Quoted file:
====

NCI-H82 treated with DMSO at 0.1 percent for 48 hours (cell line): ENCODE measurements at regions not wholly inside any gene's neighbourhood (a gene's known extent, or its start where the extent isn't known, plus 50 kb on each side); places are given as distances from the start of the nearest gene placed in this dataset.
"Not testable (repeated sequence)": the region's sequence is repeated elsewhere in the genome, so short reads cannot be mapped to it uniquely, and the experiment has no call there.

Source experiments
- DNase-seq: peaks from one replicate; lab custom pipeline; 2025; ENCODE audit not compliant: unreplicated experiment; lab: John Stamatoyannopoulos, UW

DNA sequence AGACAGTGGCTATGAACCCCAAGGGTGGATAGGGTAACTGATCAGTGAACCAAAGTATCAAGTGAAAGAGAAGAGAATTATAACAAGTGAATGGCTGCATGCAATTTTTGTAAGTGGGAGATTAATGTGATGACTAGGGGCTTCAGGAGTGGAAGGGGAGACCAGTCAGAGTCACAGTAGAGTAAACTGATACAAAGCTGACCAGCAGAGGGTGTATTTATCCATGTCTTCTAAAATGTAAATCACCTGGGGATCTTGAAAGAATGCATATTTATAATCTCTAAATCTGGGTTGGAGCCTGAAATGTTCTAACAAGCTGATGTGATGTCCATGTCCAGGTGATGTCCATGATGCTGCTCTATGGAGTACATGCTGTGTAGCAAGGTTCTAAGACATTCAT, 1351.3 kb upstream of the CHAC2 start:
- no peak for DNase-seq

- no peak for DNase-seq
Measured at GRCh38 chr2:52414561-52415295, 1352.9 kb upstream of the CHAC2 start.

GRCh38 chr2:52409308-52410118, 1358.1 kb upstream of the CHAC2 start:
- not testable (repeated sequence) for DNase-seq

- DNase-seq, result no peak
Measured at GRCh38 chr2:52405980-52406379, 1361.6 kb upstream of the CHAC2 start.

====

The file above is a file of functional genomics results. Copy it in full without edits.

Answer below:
NCI-H82 treated with DMSO at 0.1 percent for 48 hours (cell line): ENCODE measurements at regions not wholly inside any gene's neighbourhood (a gene's known extent, or its start where the extent isn't known, plus 50 kb on each side); places are given as distances from the start of the nearest gene placed in this dataset.
"Not testable (repeated sequence)": the region's sequence is repeated elsewhere in the genome, so short reads cannot be mapped to it uniquely, and the experiment has no call there.

Source experiments
- DNase-seq: peaks from one replicate; lab custom pipeline; 2025; ENCODE audit not compliant: unreplicated experiment; lab: John Stamatoyannopoulos, UW

DNA sequence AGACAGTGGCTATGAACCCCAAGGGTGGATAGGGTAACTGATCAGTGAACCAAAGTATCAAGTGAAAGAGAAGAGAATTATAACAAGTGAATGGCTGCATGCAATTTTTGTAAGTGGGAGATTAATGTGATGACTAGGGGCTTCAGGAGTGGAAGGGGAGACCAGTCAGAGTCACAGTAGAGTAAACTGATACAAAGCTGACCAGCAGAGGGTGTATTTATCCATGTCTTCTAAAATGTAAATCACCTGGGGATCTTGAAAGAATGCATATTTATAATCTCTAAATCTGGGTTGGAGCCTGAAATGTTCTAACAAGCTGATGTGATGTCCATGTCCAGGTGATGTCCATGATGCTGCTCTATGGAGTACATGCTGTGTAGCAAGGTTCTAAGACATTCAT, 1351.3 kb upstream of the CHAC2 start:
- no peak for DNase-seq

- no peak for DNase-seq
Measured at GRCh38 chr2:52414561-52415295, 1352.9 kb upstream of the CHAC2 start.

GRCh38 chr2:52409308-52410118, 1358.1 kb upstream of the CHAC2 start:
- not testable (repeated sequence) for DNase-seq

- DNase-seq, result no peak
Measured at GRCh38 chr2:52405980-52406379, 1361.6 kb upstream of the CHAC2 start.